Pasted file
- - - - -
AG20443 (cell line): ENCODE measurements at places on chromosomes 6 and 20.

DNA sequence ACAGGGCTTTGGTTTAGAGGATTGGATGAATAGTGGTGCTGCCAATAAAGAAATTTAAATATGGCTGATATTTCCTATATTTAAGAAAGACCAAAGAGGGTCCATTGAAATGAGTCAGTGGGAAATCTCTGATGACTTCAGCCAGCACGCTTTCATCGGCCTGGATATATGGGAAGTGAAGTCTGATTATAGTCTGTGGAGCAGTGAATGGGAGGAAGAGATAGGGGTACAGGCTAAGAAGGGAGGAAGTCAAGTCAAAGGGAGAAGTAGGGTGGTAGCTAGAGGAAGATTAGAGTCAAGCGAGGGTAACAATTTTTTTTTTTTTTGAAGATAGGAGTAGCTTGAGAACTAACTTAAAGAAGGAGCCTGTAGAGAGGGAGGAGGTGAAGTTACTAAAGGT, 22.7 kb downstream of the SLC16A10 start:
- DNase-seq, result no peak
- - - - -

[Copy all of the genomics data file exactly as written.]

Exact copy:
AG20443 (cell line): ENCODE measurements at places on chromosomes 6 and 20.

DNA sequence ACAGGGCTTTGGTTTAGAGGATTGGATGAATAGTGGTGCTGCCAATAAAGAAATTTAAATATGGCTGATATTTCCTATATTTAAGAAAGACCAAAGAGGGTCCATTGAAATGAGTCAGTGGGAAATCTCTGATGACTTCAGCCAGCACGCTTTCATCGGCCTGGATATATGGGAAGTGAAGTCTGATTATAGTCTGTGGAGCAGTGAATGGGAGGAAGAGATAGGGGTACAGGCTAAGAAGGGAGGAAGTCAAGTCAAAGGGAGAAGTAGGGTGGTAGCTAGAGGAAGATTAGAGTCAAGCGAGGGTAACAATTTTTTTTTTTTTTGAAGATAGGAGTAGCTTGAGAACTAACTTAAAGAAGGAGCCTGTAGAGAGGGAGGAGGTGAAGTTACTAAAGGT, 22.7 kb downstream of the SLC16A10 start:
- DNase-seq, result no peak